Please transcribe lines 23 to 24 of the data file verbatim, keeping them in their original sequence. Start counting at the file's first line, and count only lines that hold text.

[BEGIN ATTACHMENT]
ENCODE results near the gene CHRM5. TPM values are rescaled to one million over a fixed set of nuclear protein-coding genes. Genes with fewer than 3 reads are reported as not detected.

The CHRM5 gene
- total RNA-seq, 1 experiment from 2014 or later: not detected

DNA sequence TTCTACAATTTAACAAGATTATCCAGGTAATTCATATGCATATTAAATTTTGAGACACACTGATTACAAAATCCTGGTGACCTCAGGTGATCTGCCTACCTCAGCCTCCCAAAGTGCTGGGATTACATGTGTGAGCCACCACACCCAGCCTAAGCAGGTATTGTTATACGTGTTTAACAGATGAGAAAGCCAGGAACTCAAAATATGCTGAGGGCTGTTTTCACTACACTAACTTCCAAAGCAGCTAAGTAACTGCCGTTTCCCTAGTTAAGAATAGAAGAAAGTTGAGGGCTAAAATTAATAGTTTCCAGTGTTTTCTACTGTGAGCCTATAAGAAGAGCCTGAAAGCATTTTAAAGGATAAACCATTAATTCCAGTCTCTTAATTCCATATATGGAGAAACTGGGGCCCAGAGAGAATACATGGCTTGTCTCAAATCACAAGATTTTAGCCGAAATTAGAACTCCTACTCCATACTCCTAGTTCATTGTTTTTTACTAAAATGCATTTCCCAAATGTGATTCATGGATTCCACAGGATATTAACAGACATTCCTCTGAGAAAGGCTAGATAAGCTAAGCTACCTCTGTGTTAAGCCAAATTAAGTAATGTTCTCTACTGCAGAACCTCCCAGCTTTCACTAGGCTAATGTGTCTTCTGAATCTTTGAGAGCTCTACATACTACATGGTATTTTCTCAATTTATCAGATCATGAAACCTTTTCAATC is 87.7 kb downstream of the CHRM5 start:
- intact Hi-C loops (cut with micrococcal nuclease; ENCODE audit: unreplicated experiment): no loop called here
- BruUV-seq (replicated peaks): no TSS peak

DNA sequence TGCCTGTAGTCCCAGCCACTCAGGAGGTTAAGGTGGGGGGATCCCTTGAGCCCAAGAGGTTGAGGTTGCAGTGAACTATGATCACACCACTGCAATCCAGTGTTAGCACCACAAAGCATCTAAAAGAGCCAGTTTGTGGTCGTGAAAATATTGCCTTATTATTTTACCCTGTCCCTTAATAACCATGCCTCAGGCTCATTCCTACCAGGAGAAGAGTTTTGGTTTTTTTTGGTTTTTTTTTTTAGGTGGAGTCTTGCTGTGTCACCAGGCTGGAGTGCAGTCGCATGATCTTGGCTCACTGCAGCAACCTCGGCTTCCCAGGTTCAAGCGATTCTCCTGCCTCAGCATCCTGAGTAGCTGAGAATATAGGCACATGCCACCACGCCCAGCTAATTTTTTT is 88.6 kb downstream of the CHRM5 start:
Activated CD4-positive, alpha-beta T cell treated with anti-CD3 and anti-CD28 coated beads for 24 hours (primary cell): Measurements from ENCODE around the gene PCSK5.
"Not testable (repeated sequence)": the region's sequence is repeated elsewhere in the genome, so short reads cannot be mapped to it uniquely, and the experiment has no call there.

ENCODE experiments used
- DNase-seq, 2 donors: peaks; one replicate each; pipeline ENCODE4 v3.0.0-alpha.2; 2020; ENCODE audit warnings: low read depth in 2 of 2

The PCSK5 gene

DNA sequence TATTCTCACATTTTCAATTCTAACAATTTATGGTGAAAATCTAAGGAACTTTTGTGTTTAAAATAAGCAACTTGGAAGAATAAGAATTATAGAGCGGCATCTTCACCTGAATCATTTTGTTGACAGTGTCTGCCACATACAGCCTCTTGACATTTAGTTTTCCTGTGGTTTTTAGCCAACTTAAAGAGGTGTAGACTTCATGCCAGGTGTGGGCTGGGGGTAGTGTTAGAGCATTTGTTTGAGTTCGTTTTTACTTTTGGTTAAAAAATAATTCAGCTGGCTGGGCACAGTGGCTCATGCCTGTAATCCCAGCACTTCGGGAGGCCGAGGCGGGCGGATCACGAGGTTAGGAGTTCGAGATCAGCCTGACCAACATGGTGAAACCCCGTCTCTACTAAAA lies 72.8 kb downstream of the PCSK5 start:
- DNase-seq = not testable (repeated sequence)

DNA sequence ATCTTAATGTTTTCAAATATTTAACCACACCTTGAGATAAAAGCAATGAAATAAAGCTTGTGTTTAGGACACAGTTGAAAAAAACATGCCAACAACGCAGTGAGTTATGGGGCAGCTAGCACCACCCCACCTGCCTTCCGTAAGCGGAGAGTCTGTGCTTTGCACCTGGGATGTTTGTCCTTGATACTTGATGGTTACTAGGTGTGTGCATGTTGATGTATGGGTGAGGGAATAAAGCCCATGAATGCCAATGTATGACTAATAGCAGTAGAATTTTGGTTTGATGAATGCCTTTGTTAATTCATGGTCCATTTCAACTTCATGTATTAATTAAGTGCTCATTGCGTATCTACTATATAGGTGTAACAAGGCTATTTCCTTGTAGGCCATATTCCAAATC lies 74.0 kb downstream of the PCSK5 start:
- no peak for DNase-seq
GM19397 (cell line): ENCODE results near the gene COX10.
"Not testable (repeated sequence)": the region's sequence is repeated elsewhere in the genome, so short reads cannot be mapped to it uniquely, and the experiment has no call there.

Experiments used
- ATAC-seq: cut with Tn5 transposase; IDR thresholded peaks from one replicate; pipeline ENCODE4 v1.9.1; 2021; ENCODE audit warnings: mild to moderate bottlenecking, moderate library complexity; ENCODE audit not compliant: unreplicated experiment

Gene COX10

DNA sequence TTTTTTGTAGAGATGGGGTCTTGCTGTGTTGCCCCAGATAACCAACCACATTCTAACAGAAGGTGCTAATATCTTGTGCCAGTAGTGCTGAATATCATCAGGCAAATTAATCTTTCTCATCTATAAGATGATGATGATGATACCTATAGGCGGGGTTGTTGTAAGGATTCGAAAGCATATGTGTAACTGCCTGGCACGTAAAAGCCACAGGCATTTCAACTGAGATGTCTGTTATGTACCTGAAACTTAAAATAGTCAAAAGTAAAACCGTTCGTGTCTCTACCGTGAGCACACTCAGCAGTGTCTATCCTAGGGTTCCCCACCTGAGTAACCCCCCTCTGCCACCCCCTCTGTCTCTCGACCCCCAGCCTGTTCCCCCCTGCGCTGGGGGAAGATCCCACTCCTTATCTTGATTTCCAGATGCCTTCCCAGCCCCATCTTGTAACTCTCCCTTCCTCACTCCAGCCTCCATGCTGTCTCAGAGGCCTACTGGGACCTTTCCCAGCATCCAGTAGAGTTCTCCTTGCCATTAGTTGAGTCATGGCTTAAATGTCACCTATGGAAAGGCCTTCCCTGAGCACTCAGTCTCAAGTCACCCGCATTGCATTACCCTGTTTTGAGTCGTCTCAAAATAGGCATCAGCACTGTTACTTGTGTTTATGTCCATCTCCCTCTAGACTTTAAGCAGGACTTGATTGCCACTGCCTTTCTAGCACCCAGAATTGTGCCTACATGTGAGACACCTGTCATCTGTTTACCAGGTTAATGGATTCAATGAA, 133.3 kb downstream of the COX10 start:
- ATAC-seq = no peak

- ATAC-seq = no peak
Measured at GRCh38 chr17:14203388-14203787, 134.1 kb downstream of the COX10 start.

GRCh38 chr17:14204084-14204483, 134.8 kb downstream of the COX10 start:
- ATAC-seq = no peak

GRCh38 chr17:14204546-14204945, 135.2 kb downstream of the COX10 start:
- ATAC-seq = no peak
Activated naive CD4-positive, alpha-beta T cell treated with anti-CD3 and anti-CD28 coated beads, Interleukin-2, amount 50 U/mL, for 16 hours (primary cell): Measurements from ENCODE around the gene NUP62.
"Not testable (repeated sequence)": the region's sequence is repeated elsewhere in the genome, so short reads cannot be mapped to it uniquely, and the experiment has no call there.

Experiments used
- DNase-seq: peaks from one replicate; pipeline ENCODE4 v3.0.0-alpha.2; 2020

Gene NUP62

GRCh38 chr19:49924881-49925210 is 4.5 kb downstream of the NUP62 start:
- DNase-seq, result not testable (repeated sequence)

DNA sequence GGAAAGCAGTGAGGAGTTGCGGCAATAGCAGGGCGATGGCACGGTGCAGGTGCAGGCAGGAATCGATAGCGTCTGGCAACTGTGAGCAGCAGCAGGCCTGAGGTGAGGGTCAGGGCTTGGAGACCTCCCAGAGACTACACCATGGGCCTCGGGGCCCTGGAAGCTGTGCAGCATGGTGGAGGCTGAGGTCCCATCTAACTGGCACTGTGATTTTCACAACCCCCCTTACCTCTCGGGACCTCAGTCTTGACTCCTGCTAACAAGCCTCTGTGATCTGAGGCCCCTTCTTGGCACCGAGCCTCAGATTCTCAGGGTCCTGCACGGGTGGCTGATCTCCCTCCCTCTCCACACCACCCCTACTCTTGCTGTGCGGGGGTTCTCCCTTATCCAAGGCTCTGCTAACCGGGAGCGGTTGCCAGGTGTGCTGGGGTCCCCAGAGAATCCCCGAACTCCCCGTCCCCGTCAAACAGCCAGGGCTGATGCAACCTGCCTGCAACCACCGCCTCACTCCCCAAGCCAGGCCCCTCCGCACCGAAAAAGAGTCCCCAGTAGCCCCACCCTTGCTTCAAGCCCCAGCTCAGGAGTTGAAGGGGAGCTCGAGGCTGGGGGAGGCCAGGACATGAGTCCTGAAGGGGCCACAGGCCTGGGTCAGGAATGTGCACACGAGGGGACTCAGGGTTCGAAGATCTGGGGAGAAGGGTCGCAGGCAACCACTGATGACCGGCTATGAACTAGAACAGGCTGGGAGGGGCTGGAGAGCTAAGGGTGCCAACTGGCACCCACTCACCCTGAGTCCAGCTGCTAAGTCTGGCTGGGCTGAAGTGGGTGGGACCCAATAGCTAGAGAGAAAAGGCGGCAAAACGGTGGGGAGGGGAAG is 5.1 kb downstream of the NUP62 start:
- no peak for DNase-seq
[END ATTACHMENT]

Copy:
- ATAC-seq = no peak

- ATAC-seq = no peak